|Bridgestone Firestone, LLC|
|Type||Subsidiary of Bridgestone|
|Founded||1900 (Akron, Ohio)|
|Key people||Mark A. A subsidiary, in business matters is an entity that is controlled by a bigger and more powerful entity ( is a Japanese Rubber conglomerate founded in 1931 by in the city of Kurume, Fukuoka, Japan Akron is a city in the US state of Ohio and the County seat of Summit County. Emkes, CEO|
|Revenue||▲$2. For other uses of this term see Industry (disambiguation An industry (from Latin industrius, "diligent industrious" Manufacturing (from Latin manu factura, "making by hand" is the use of tools and labor to make things for use or sale In Marketing, a product is anything that can be offered to a Market that might satisfy a want or need In business revenue or revenues is Income that a company receives from its normal business activities usually from the sale of goods and services 09 billion USD (2004)|
The Firestone Tire and Rubber Company was founded by Harvey Firestone in 1900 to supply pneumatic tires for wagons, buggies, and other forms of wheeled transportation common in the era. The United States dollar ( sign: $; code: USD) is the unit of Currency of the United States; it has also been Employment is a Contract between two parties, one being the employer and the other being the employee. A website (alternatively web site or Web site, a back-construction from the Proper noun World Wide Web) is a collection of Web pages Harvey Samuel Firestone ( December 20 1868 &ndash February 7, 1938) was the founder of the Firestone Tire and Rubber Company, Firestone soon saw the huge potential for marketing tires for automobiles. The company was a pioneer in the mass production of tires. Firestone used this relationship to become the original equipment supplier of Ford Motor Company automobiles, and was also active in the replacement market. Ford Motor Company is an American Multinational corporation and the world's fourth largest automaker based on Worldwide vehicle sales, following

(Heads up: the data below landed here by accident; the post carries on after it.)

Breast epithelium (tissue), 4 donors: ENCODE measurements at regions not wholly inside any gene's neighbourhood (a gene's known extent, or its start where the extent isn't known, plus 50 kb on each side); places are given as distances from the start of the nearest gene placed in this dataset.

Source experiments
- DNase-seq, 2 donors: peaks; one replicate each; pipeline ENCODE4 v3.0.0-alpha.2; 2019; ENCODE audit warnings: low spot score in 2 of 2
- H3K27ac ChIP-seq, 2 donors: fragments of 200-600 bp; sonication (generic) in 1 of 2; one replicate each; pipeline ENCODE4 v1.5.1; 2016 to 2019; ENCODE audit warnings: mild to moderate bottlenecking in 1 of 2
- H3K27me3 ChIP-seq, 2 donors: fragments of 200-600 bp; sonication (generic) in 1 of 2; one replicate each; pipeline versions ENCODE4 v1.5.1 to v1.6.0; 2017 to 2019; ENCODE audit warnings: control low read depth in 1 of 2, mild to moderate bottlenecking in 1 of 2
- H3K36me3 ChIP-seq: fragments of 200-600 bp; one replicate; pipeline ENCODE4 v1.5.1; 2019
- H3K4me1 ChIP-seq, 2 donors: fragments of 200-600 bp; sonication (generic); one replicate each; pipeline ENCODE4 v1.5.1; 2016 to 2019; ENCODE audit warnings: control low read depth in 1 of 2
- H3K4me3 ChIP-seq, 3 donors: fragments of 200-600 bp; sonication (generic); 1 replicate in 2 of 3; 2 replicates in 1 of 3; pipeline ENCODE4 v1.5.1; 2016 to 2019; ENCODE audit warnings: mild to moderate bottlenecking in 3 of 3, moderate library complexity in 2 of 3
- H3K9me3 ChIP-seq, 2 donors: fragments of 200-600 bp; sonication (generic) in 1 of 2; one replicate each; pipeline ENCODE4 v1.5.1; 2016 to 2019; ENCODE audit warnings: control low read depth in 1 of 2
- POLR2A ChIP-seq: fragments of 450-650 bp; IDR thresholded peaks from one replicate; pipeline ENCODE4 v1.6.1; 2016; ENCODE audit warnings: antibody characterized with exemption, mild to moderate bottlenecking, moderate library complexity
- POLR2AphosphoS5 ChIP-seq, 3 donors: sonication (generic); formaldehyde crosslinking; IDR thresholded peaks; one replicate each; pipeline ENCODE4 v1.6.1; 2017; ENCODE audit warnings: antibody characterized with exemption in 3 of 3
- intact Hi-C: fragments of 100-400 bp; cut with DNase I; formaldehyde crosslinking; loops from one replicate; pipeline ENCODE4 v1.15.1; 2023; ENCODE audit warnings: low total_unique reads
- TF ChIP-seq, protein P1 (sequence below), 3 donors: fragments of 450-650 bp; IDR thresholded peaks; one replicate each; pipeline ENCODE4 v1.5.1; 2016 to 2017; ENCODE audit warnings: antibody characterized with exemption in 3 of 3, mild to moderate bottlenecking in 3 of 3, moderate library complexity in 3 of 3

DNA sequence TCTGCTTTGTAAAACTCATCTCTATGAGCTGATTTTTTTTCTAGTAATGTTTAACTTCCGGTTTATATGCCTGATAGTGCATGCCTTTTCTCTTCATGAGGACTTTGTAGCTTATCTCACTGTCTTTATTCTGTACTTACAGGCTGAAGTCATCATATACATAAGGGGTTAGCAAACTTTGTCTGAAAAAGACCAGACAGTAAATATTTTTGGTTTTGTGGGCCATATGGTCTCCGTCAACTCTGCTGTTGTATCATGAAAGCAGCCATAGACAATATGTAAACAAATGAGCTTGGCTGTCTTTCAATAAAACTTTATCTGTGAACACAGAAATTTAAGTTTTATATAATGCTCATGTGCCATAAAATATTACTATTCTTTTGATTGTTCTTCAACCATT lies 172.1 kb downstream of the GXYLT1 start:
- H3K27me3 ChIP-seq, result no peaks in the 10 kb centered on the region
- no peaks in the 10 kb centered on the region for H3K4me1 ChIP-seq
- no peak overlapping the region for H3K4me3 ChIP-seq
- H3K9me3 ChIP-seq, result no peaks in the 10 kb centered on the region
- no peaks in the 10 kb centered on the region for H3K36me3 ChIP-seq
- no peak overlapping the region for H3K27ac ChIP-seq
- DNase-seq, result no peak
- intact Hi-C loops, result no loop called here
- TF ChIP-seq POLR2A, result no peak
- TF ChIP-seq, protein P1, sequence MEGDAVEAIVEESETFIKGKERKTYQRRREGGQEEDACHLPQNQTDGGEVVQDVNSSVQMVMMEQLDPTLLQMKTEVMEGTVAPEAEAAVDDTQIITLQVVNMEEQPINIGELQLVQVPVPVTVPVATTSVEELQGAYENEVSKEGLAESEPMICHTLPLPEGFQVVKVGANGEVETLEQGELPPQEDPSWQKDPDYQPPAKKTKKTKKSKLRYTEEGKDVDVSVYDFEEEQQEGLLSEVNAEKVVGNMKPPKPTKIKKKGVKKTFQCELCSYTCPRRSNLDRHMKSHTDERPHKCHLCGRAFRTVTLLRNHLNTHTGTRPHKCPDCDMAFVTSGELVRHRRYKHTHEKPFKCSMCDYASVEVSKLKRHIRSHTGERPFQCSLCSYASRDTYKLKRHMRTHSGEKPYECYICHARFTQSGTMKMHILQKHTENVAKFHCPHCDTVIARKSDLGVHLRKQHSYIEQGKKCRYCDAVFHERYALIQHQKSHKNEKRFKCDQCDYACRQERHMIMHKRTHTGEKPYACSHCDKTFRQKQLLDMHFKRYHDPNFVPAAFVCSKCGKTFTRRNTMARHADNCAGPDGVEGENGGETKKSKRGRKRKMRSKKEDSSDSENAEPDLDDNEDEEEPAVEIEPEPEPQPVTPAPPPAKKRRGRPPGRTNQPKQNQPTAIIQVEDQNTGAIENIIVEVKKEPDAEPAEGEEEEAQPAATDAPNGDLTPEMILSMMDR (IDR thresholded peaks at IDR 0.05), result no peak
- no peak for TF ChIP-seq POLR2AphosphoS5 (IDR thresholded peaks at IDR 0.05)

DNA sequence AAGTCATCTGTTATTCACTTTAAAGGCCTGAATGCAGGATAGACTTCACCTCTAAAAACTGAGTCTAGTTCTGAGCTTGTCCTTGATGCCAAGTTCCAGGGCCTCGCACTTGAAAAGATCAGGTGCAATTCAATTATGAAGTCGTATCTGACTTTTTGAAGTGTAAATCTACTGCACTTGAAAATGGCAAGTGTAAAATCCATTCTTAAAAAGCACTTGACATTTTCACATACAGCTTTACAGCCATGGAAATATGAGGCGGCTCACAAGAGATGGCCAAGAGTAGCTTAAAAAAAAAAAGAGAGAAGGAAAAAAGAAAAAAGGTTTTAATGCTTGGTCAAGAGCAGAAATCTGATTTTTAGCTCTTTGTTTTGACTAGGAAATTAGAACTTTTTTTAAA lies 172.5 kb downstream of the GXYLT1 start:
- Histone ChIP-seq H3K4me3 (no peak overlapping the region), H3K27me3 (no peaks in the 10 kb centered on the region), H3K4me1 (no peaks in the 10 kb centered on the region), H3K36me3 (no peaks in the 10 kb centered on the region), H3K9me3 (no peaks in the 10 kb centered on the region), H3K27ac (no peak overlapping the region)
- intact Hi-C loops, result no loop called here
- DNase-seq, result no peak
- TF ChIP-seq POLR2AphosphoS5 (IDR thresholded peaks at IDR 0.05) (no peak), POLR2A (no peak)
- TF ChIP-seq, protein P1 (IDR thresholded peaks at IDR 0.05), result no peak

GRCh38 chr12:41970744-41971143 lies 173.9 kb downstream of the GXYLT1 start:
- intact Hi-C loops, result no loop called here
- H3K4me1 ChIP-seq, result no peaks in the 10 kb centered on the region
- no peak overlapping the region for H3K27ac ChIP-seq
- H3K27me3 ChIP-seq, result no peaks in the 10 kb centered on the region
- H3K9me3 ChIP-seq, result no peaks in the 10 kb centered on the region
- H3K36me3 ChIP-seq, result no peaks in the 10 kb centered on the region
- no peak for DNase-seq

Firestone was originally based in Akron, Ohio, also the hometown of its archrival, Goodyear Tire and Rubber Company. Akron is a city in the US state of Ohio and the County seat of Summit County. The Goodyear Tire & Rubber Company was founded in 1898 by Frank Seiberling. The company initiated operations in 1900 with 12 employees.  Together, Firestone and Goodyear were the largest suppliers of automotive tires in North America for over three-quarters of a century. In 1906 Firestone was chosen by Henry Ford for the Model T. The Ford Model T (colloquially known as the Tin Lizzie and also the Flivver) was an Automobile produced by Henry Ford 's Ford 
In 1919, Firestone Tire and Rubber Company of Canada was incorporated in Hamilton, Ontario and in 1922, the first Canadian-made tire rolled off the line on September 15.  During the '20s, Firestone produced the Oldfield tire, named for racing driver Barney Oldfield. Auto racing (also known as automobile racing, motor racing or car racing) is a Motorsport involving Racing Cars It Berna Eli "Barney" Oldfield ( June 3, 1878 &ndash October 4, 1946) was an Automobile racer and pioneer
The company sponsored The Voice of Firestone on the radio beginning on December 1928. The Voice of Firestone was a weekly broadcast of the best in classical music performed by America's most popular classical performers The program was transferred to television as an NBC simulcast on 5 September 1949. The last broadcast was in 1963.